The dream didn't die there, though, and later years brought other rocket ship constructions. I tried stacking wooden produce crates together to create the height - if not the look - of a rocket but the whole construction was so rickety and unsafe that I feared to perch myself atop it. (Climbing this thing was a real challenge, too.) For the time being I would have to settle for my imagination, sparked by rocket ships I saw on TV. I used to tune into "My Favorite Martian" every week and I recall the episode when we finally got a look at Uncle Martin's damaged little spacecraft in Tim's garage. It was a one-seater, and had just enough special effects in the way of dash panel instrumentation to fuel the creativity of my friend Jimmy and me, and we constructed small cardboard rockets out of the small boxes we'd snatch from the trash bin of the Thriftymart behind our houses.
Rocketship nirvana wasn't to be gained until 1965, when my family moved to Burbank. I was eight. At first there was the television premiere of "Lost in Space." I tuned into the first episode, and vividly recall Dr. Smith's sabotage of the colonization project, leading the gallant Space Family Robinson not to Alpha Centauri but astray in space. Did I really care about them? Not at all. I was interested in the Jupiter 2, their spacecraft with flashing computer displays and a central glass-domed thingamajig that was to die for. (Later I would realize it was probably inspired by the central control of the space and timeship TARDIS from BBC's "Dr. Who," a series of which I am fond to this very day.) My friend Joey and I did our best to replicate the Jupiter 2 interior in an attic above his garage. We pulled a rolling number display out of a trashed old gasoline pump and used it for the main computer display. (All of our journeys through space would be measured in tenths of a parsec, which was coincidentally the same way gas was sold, in tenths of a gallon.)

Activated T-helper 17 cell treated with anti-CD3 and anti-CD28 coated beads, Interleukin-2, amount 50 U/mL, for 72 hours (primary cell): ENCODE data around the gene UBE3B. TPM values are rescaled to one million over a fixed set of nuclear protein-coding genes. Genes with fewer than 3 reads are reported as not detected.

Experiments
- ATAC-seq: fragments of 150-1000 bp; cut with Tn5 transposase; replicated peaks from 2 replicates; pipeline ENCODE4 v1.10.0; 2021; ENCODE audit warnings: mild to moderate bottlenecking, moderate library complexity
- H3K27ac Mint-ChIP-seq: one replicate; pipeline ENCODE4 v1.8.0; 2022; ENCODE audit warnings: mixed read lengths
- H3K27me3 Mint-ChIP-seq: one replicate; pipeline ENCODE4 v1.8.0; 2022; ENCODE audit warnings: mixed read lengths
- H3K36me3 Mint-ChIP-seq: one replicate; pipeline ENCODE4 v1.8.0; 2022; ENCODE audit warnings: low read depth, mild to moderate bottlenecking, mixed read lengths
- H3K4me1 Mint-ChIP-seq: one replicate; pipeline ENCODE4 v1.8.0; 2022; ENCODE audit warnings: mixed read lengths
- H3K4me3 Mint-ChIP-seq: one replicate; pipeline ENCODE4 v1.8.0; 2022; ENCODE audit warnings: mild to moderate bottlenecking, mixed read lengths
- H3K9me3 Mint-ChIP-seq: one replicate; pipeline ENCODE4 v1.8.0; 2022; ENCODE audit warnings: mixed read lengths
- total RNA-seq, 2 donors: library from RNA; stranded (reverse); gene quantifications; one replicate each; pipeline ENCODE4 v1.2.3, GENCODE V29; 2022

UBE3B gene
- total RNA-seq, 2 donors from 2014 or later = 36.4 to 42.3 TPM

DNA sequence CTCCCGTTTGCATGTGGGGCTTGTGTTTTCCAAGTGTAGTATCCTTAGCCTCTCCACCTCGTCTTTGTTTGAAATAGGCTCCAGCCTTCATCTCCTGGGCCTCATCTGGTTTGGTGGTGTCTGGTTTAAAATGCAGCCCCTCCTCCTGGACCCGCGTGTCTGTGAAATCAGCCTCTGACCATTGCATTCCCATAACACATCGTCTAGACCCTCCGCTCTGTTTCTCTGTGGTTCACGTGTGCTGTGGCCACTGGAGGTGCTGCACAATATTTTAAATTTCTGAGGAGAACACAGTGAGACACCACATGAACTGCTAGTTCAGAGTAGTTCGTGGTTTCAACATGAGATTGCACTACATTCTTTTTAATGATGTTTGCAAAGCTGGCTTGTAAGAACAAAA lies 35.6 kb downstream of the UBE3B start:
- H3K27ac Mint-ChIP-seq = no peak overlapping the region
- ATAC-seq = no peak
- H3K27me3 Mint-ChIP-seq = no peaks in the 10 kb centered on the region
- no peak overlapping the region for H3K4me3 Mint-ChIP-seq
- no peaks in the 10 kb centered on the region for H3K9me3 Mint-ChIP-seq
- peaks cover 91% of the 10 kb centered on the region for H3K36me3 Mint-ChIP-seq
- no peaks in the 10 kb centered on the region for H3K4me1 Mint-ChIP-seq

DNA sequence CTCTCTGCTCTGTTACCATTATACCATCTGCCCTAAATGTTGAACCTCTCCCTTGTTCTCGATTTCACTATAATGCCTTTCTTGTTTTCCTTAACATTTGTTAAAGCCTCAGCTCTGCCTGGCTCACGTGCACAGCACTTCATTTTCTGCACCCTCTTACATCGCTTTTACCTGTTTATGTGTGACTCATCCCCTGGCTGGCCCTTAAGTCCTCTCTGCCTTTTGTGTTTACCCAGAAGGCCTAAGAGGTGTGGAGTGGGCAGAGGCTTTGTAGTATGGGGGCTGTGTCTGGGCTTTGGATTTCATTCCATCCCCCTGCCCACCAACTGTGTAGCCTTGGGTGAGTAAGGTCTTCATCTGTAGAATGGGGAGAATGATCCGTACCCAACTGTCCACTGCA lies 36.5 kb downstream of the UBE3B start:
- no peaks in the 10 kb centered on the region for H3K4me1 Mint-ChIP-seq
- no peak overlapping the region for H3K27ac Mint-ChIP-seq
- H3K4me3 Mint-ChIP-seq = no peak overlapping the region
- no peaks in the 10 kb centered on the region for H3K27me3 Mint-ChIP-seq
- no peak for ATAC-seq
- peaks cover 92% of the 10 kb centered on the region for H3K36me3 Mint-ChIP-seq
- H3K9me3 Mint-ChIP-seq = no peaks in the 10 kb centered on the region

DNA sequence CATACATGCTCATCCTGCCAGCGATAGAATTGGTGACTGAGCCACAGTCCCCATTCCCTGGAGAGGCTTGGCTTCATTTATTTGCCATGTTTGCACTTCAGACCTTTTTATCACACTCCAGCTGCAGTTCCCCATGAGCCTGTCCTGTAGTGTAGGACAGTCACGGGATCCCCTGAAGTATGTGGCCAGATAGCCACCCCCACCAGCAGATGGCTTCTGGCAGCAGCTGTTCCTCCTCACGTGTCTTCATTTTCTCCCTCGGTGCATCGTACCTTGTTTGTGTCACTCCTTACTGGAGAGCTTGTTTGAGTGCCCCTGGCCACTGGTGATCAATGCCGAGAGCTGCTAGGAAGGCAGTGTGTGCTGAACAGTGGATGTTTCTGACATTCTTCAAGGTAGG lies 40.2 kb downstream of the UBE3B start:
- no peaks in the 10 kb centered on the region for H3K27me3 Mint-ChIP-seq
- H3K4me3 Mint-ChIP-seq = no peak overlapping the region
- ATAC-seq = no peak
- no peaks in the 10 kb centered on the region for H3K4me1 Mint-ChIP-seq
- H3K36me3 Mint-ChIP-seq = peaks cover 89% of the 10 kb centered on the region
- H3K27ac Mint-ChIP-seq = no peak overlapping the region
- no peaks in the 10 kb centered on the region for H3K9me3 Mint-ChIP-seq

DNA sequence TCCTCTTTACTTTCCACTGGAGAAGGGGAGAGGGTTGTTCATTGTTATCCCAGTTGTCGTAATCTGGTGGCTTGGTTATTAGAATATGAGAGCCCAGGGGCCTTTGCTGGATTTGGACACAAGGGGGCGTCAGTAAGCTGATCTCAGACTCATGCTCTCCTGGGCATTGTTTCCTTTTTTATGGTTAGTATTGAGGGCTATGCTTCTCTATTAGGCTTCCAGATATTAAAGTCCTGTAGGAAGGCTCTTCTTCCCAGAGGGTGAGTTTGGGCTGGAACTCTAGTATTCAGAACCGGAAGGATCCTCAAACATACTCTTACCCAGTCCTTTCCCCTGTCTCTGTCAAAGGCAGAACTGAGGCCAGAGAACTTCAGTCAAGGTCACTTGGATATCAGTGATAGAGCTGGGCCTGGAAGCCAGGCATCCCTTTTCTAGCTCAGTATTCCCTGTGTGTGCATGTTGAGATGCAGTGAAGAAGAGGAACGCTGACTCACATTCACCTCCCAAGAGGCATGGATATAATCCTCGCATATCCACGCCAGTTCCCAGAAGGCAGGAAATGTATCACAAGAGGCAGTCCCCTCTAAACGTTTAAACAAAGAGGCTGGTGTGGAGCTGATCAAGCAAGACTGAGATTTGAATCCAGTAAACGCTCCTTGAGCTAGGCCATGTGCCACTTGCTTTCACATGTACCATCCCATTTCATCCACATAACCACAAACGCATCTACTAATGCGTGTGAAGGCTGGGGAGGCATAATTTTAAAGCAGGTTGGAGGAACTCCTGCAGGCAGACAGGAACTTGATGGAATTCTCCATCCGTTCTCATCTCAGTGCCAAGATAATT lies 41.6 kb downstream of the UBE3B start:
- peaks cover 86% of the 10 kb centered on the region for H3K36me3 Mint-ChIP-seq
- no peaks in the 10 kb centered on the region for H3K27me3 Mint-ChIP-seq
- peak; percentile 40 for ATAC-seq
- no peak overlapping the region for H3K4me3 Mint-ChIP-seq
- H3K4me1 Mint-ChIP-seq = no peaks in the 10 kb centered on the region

I confess: I was an eight-year-old nerd. In class, when other boys would daydream about being sports heroes I would sketch spaceship instrument panels in anticipation of finally getting released at 3 p.m. to indulge myself in what became an overriding pastime.
The best thing about the move to Burbank was Bar's TV and Appliances, on Victory Boulevard, just around the corner from Lincoln Street. Naturally, they sold refrigerators. Naturally these came in big, big cardboard boxes of a size to accommodate two boys. It didn't take me long to realize that this was the stuff of my dreams, and I would dutifully drag these big boxes home to my backyard to become spaceships of a size to match my imagination.
My friend Doug Minges and I would use steak knives to carve windows out of the cardboard walls, and clear plastic wrap served as plexiglass, allowing in light but obscuring the fact that a suburban backyard and not a Martian landscape lay outside. One or two- inch thick rectangular pieces of cardboard, formerly used to cushion the appliance, served as computer panels and displays, and these we decorated with crayons. The whole vessel was constructed using massive amounts of the masking tape my father had so thoughtfully lifted from his place of work, and for a long time my parents would shout at me because they could never find any steak knives or masking tape.
We had a series of these cardboard vessels which would, of course, crumple into a sodden heap whenever it rained. When this happened we would drag them over to the very back of our yard, and pitch them over the fence into our neighbor's yard. (A big pile of cardboard accumulated there, and once, in a rare show of neighborly feeling, my mother dragged a friend and me over there to apologize, and haul it out to the trash. What with the ton of eucalyptus leaves from the giant trees it was a real mess.) The biggest cardboard vessel we ever constructed was a virtual Levithan, made up of five or six interconnected refrigerator boxes and using unimaginable amounts of plastic wrap and masking tape.